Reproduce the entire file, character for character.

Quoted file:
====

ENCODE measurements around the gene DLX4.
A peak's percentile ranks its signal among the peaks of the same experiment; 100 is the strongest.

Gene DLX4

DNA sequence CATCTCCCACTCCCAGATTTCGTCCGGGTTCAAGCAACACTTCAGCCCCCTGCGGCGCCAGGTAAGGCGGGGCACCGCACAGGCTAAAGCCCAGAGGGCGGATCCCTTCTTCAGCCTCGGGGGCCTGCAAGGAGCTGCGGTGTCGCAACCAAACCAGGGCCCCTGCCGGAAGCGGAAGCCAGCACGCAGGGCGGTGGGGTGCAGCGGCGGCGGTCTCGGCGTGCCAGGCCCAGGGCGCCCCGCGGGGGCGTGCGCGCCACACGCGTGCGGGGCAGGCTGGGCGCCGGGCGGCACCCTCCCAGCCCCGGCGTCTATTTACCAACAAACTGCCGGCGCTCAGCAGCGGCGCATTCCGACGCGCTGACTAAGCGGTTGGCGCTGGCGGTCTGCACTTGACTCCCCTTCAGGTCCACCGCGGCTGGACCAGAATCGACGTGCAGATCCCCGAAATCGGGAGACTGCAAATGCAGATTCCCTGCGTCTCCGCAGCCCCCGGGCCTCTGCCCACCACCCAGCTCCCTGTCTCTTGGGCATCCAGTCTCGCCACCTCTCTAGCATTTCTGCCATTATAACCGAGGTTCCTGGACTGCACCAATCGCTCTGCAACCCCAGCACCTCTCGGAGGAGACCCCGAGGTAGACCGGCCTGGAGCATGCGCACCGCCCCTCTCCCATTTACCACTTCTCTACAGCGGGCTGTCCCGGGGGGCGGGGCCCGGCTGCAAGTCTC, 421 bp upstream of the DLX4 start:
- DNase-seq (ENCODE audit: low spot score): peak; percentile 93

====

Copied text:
ENCODE measurements around the gene DLX4.
A peak's percentile ranks its signal among the peaks of the same experiment; 100 is the strongest.

Gene DLX4

DNA sequence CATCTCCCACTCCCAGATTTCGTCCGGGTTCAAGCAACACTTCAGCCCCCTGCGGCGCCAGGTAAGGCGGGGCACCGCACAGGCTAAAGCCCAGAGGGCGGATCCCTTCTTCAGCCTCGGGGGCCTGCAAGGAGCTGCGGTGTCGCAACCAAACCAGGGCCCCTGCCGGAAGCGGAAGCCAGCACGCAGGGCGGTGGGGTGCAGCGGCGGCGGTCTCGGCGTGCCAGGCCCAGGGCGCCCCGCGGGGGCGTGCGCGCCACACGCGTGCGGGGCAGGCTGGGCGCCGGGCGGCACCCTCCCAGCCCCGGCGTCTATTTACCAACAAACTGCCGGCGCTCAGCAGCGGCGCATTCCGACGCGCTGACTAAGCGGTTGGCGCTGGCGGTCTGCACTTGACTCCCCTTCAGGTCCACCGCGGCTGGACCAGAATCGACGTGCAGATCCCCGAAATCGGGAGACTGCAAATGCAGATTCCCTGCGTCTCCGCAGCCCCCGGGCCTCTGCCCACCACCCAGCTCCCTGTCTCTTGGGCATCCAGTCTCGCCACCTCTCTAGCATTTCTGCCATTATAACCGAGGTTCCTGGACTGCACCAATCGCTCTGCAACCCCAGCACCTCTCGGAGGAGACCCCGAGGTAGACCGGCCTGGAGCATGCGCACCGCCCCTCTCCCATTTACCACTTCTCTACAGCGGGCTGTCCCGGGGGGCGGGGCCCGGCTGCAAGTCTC, 421 bp upstream of the DLX4 start:
- DNase-seq (ENCODE audit: low spot score): peak; percentile 93